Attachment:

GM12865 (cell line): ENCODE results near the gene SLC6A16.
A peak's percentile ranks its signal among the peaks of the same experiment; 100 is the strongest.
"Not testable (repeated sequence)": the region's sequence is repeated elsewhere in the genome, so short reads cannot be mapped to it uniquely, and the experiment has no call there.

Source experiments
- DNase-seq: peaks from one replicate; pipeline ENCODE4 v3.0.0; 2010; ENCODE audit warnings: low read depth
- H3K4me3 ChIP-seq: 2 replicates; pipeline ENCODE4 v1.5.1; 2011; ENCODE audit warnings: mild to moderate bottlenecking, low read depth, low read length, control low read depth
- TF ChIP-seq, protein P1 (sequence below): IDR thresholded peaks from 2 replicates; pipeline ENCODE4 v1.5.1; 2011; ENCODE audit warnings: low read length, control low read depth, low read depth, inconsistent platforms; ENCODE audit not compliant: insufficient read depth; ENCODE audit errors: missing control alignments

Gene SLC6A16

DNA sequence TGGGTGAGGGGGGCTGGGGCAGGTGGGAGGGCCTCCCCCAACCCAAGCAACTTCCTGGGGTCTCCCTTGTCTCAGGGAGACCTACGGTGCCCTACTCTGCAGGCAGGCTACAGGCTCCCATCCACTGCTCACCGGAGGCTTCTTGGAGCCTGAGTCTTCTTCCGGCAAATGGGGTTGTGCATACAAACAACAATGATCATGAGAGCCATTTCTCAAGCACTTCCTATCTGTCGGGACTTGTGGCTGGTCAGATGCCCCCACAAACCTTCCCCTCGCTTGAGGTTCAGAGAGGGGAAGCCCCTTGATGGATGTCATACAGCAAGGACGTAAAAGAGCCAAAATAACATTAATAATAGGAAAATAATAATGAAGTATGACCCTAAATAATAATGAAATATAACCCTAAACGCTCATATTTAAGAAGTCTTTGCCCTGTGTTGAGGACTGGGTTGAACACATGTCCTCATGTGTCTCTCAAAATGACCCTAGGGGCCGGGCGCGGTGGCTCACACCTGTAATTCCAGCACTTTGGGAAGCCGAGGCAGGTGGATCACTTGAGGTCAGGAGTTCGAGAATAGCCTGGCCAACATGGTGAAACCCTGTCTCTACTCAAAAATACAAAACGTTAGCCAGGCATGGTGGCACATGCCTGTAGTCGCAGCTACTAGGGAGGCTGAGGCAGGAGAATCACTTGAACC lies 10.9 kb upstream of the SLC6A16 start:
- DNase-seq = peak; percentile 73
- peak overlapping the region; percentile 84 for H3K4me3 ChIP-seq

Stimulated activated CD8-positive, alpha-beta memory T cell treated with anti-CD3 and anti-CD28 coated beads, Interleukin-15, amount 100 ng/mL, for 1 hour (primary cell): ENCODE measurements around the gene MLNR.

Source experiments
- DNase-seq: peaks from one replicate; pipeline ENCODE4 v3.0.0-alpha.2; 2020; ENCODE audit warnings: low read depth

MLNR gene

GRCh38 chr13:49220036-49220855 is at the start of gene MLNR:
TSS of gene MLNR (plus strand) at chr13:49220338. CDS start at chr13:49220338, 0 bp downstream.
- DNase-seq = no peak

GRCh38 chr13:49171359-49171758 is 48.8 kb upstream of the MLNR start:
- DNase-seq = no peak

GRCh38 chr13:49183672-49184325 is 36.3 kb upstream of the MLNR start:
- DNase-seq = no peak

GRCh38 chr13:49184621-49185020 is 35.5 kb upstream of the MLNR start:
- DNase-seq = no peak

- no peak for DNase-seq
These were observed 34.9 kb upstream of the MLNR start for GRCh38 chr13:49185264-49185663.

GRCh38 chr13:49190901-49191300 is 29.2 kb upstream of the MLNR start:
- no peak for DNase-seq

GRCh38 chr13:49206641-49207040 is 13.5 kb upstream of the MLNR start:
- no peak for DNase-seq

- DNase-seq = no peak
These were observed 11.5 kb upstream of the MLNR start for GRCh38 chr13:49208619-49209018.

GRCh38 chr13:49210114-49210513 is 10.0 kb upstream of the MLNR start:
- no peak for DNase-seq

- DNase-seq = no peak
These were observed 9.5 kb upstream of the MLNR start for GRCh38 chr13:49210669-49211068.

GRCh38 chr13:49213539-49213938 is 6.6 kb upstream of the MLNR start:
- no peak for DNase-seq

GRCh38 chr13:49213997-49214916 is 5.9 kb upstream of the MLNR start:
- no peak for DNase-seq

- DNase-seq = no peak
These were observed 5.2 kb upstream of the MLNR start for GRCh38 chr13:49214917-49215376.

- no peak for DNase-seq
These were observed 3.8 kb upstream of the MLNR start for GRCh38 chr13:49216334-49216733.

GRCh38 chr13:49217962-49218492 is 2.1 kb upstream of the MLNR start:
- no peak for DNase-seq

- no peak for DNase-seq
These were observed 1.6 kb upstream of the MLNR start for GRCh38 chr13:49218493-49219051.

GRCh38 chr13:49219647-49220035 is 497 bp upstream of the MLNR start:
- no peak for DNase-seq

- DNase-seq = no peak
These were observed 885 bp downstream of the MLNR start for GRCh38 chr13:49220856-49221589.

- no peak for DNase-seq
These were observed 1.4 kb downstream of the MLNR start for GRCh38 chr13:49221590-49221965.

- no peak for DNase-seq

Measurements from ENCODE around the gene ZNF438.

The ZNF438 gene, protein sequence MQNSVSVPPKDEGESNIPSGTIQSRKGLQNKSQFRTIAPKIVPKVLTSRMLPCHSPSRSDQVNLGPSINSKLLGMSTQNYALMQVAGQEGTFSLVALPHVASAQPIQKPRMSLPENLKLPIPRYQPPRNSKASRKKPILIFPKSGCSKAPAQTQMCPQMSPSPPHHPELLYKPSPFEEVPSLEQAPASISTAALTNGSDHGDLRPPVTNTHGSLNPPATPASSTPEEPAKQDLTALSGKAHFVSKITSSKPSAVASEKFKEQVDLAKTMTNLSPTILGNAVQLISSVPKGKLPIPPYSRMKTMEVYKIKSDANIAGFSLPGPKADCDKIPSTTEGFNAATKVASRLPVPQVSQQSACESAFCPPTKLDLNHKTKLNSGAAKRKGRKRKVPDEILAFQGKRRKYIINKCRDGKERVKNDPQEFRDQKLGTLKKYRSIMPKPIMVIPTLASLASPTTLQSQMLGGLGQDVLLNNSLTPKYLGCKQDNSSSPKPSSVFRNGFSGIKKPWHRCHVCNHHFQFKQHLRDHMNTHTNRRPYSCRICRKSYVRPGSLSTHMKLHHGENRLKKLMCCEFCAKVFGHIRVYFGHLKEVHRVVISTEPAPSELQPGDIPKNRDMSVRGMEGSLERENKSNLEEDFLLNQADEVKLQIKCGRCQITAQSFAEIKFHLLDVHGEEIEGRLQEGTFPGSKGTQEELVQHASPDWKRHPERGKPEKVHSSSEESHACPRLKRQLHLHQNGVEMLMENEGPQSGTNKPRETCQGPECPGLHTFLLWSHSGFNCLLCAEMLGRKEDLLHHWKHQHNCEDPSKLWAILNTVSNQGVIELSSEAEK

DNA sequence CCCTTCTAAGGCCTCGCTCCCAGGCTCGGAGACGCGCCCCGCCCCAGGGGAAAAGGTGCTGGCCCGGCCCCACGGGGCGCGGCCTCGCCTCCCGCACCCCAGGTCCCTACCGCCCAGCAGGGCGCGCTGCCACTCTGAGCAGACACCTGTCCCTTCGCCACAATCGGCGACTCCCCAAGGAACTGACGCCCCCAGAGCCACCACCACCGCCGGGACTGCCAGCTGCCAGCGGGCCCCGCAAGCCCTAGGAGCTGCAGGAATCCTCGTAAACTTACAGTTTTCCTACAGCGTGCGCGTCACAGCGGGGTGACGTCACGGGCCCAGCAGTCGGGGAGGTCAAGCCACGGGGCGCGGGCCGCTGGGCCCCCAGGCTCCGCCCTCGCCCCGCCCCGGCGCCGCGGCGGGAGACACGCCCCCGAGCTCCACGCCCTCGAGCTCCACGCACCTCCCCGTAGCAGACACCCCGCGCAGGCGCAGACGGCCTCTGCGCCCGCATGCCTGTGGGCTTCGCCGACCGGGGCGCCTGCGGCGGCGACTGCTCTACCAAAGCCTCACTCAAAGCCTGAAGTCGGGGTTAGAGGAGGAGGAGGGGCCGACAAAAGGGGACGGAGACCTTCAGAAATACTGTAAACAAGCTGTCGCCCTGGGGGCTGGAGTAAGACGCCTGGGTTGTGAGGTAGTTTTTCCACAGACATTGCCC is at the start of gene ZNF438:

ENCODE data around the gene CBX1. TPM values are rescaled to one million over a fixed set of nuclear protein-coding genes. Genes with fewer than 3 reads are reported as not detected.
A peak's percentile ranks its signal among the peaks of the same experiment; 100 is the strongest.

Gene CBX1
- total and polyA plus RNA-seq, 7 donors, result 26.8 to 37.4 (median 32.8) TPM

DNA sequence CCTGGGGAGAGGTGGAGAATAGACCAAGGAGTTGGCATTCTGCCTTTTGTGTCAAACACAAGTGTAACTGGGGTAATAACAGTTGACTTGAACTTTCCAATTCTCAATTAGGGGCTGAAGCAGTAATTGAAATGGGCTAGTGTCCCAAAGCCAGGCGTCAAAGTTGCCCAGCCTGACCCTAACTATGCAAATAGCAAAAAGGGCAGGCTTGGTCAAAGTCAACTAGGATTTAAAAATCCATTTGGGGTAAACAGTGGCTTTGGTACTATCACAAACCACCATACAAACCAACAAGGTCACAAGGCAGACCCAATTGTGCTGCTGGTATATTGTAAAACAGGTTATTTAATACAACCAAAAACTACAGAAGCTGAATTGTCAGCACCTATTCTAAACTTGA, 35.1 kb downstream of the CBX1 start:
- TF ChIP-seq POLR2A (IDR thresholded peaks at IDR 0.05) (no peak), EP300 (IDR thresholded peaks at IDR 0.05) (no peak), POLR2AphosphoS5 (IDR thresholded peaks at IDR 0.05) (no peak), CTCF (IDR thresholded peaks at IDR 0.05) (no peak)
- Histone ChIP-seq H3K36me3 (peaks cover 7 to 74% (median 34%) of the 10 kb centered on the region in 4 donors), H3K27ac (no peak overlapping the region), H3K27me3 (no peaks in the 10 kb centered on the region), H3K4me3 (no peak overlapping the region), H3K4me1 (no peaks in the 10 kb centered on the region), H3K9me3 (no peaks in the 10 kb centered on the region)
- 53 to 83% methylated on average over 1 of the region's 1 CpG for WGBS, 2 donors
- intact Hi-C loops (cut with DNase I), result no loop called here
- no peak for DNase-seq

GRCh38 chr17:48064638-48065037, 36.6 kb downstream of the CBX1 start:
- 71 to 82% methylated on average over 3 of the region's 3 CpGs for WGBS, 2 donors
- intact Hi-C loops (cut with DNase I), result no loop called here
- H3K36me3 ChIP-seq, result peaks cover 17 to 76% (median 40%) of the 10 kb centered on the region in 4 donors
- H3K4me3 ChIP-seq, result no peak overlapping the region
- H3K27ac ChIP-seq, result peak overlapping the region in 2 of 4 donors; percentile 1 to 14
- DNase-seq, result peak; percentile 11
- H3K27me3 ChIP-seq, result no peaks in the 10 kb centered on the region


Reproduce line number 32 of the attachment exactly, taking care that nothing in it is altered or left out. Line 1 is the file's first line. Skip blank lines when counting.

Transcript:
These were observed 11.5 kb upstream of the MLNR start for GRCh38 chr13:49208619-49209018.